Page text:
Differential diagnosis

To look for the cause of pulmonary embolism an extensive workup was carried out with computed tomography (CT) of the abdomen, pelvis and brain showing no abnormalities. Testicular ultrasound showed vascularized right testicular mass with calcifications measuring 28X23 mm (Fig. 6). Genetic testing found Testicular germ cell tumor classification UICC/TNM 2016 pT1, R0. Beta Human chorionic gonadotrophin (β HCG) measured at 39 UI/L, alpha fetoprotein (AFP) at 3 ng/ml and lactate dehydrogenase (LDH) 183 U/L all normal. Hematological testing found Factor II Mutation with heterozygous Factor II genotype; Factor V Leiden was normal. No etiological origin was found for the LV dysfunction except PE.

Fig. 6

Testicular ultrasound shows right testicular vascularized mass with calcification (left) normal left testicle (right)


Heart failure with reduced ejection fraction treatment was started with ramipril 2.5 mg once daily, spironolactone 25 mg once daily, bisoprolol 5 mg once daily and diuretics. Intermediate high-risk pulmonary embolism treatment was shifted from heparin to Xarelto after assuring haemodynamic stability. Testicular cancer was treated with right orchidectomy through an incision in the lower lateral abdomen.

Outcome and follow-up

At 3 months follow up, the patient showed great improvement with the following parameters; LVEF from 29 to 55%, LV telediastolic volume normalized from 237 to 100 ml/m2, LV strain from − 9 to − 15% with the disapearance of the pulmonary hypertension. In this context, no therapeutic modification was made with no indication for ICD. The patient stated a big improvement in symptoms in this period.

Discussion and conclusion

Testicular cancer accounts for around 1–1.5% of male cancers and affects younger males in their third or fourth decade of life mainly [11]. Testicular cancer is not on the top list of thrombogenic cancers but is a possible source of neoplasm-related coagulopathy [12].Cancer therapy is a major cause of VTE but our patient was not diagnosed before [13]. VTE in cancer has a complex pathophysiology but result generally from coagulation factors activation [14]. Inheriting one copy of the mutation in the F2 gene raises the chance of 2 or 3 in 1000. Persons who inherit two copies of the gene, one from each parent, may be at risk as much as 20 in 1000. [15]. Thrombophilia due to factor 2 gene mutation is considered hereditary with no cancer association and manifest mainly by DVTs [16]. In our case, we found heteozygote FII mutation rising the quetion if it is an accidental or a causative realtion.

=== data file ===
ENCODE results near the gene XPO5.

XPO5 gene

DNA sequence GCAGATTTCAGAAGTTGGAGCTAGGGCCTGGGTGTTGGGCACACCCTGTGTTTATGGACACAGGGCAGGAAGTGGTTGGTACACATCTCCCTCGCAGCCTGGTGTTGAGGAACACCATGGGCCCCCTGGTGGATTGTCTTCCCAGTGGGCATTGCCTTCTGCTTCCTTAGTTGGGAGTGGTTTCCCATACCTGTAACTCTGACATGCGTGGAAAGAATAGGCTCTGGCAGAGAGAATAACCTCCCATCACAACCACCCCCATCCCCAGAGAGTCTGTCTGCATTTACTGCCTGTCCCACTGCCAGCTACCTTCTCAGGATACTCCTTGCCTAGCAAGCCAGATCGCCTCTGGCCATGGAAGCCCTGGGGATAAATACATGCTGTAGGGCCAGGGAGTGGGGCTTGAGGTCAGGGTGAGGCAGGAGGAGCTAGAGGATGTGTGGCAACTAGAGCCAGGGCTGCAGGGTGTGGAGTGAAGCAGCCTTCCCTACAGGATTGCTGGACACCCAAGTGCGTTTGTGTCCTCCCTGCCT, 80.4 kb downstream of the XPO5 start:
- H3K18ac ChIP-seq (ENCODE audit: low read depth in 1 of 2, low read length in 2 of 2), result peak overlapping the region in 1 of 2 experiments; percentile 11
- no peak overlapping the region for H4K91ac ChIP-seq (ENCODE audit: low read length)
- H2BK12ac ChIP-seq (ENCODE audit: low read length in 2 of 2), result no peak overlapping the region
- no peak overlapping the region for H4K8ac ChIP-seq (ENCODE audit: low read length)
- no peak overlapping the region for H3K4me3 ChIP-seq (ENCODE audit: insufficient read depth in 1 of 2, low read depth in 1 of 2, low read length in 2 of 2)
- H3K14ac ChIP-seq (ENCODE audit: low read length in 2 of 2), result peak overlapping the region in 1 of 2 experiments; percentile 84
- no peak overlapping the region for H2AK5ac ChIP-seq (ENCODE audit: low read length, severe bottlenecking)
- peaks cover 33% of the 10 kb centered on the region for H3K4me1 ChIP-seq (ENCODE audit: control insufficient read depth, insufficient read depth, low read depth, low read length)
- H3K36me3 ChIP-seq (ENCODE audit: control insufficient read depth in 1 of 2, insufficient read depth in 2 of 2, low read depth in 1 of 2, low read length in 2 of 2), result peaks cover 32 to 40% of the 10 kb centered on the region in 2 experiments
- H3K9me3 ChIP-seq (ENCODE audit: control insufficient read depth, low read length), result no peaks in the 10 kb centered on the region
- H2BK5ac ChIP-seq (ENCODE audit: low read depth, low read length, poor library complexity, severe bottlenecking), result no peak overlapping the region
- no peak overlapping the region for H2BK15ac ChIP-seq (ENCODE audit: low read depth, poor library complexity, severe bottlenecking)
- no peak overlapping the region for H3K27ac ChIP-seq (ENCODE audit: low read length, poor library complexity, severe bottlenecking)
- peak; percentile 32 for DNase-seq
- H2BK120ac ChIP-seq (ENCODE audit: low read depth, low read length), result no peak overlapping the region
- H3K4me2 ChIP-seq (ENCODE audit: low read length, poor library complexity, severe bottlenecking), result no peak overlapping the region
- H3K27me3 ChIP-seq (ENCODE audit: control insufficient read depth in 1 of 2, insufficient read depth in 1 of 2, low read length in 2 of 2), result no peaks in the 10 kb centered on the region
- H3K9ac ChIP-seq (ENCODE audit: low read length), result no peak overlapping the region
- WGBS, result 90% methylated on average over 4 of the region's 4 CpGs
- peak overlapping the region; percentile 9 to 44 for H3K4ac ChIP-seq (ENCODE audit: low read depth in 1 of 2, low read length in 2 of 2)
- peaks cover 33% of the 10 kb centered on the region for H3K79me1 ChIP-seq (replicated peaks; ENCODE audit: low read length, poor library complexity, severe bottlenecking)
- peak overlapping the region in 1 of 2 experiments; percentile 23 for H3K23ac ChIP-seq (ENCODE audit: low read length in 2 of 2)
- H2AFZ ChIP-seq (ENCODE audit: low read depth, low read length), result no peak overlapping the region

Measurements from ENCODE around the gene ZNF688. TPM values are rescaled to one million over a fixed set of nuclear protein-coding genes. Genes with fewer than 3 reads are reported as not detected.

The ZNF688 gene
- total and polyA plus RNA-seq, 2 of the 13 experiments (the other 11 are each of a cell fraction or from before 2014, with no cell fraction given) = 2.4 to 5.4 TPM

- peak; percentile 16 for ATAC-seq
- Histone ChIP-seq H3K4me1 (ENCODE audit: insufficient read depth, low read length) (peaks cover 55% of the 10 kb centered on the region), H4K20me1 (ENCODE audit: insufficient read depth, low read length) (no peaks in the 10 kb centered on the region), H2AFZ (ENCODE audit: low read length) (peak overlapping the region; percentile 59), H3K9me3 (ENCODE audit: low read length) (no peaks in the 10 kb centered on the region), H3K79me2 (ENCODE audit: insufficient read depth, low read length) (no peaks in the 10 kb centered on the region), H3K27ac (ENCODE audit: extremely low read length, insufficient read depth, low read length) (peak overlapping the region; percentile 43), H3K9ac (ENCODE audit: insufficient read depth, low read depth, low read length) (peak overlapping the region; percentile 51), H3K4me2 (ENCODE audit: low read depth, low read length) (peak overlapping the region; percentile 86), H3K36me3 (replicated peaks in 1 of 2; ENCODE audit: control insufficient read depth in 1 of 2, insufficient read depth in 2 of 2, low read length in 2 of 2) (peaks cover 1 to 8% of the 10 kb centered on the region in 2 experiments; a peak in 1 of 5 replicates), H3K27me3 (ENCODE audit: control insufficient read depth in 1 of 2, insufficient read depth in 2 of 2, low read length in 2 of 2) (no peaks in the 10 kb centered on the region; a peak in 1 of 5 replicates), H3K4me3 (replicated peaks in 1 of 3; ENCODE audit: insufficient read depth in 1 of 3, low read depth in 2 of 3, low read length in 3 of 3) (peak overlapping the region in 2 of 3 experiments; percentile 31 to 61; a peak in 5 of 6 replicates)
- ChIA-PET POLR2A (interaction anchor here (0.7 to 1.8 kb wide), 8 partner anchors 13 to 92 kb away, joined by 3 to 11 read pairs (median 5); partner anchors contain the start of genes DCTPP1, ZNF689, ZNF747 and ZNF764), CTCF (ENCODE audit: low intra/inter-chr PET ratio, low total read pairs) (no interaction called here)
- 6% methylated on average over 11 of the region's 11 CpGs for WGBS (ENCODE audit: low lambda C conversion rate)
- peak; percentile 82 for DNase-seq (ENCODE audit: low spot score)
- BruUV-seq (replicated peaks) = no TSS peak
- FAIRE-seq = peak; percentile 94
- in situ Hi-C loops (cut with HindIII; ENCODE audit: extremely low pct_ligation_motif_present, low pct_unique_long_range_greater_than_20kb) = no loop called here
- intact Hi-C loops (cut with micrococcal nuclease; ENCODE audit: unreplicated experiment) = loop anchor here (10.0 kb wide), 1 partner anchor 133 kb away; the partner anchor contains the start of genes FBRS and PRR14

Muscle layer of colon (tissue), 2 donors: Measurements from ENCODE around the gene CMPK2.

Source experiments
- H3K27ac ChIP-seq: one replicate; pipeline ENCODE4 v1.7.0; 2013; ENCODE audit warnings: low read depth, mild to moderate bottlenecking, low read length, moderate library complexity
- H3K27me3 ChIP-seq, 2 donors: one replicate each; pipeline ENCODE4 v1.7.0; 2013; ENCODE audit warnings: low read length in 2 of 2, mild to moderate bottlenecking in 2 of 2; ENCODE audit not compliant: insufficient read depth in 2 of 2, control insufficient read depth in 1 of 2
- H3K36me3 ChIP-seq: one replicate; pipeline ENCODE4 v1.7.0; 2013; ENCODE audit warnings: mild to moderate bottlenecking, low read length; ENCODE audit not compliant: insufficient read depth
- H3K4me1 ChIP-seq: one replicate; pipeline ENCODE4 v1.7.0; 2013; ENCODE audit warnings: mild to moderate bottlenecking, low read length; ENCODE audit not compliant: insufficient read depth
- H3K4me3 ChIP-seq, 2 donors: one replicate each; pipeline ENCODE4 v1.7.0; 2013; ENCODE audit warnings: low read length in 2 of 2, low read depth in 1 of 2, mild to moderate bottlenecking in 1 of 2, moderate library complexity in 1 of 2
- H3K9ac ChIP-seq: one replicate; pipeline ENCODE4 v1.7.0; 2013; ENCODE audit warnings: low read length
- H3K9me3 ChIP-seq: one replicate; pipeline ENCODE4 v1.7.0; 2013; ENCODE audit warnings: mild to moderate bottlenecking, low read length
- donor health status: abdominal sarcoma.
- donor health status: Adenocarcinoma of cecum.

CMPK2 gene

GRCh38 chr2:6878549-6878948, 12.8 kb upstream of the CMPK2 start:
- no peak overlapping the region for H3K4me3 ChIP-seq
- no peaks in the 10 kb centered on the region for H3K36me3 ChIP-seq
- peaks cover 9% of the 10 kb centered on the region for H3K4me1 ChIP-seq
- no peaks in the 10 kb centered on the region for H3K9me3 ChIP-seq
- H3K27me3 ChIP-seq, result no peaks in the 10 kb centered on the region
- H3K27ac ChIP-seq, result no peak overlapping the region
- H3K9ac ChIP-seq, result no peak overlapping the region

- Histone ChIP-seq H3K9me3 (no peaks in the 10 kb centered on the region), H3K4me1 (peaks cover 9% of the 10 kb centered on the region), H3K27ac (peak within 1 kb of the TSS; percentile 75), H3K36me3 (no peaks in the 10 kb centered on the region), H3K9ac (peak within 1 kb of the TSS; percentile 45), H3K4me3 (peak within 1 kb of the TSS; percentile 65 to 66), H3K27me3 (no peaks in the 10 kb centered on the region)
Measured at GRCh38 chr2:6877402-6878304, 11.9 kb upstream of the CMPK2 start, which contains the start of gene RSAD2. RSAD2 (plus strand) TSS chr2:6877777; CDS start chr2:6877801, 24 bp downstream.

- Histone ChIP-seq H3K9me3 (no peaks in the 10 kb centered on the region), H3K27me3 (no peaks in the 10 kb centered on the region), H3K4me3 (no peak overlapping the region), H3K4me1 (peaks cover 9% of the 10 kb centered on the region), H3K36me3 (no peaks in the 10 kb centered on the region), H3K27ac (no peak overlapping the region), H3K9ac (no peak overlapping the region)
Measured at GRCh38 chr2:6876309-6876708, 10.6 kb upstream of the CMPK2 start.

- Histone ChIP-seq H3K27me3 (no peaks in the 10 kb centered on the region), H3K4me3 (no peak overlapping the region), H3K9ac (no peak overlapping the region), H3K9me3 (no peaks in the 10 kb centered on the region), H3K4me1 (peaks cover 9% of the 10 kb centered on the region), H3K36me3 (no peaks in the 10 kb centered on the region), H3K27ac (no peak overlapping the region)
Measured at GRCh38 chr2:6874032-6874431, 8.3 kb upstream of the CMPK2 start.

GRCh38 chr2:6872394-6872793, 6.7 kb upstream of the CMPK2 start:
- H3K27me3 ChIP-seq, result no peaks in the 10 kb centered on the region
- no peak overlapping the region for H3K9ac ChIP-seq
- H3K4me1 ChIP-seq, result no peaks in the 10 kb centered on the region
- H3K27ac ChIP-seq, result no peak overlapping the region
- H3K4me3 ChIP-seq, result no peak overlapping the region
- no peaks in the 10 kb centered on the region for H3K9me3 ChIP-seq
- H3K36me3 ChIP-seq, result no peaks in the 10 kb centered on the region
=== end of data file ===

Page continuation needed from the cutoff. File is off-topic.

To our awareness, only one case has been reported where PE was the first manifestation of testicular cancer [17], but surprisingly our case has left-sided severe heart failure and PE as the first manifestation of testicular cancer. Comprehensive history taking remains the ultimate tool in the search for unusual underlying pathologies, as testicular cancer has been identified in our case due to comprehensive interrogation.

Suitable diagnostic imaging modality is of great importance, as full body scan in our patient has not been able to detect the testicular mass and ultrasonography was the right diagnostic tool.

In our case, optimal medical therapy resulted in complete recuperation of left ventricular dysfunction and disappearance of the pulmonary hypertension within 3 months. We do not know whether PE has a cause - effect relationship with LV dysfunction or it was simply a triggering event in a previously failing heart.

Learning points/take home messages

  1. 1.

    Cancer should be considered as a cause of pulmonary embolism even at young ages

  2. 2.

    Comprehensive history taking is very important

  3. 3.

    Multimodality imaging is helpful for diagnosis and management

  4. 4.

    Awareness of unusual clinical associations

Availability of data and materials

All data are available in the manuscript.



Pulmonary embolism


Right ventricle


Left ventricle


Deep venous thrombosis


Venous thromboembolism


Computed tomography


Left ventricular ejection fraction


Tricuspid annular plane systolic excursion


Systolic pulmonary arterial pressure


Magnetic resonance


Once daily


Intracardiac defibrillator


Pulmonary hypertension


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RA analyzed, interpreted the patient data, performed the literature review and drafted the manuscript. KE analyzed, interpreted the patient data, performed the literature review and drafted the manuscript. MG participated in data interpretation and critically revised the manuscript. All authors read and approved the final manuscript.

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Correspondence to Khaled Elenizi.

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Elenizi, K., Alharthi, R. & Galinier, M. Pulmonary embolism originating from germ cell tumor causes severe left ventricular dysfunction in a healthy young adult with full recovery: a case report. BMC Cardiovasc Disord 21, 260 (2021).

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  • Pulmonary embolism
  • Heart failure
  • Testicular cancer
  • Left ventricle
  • Case report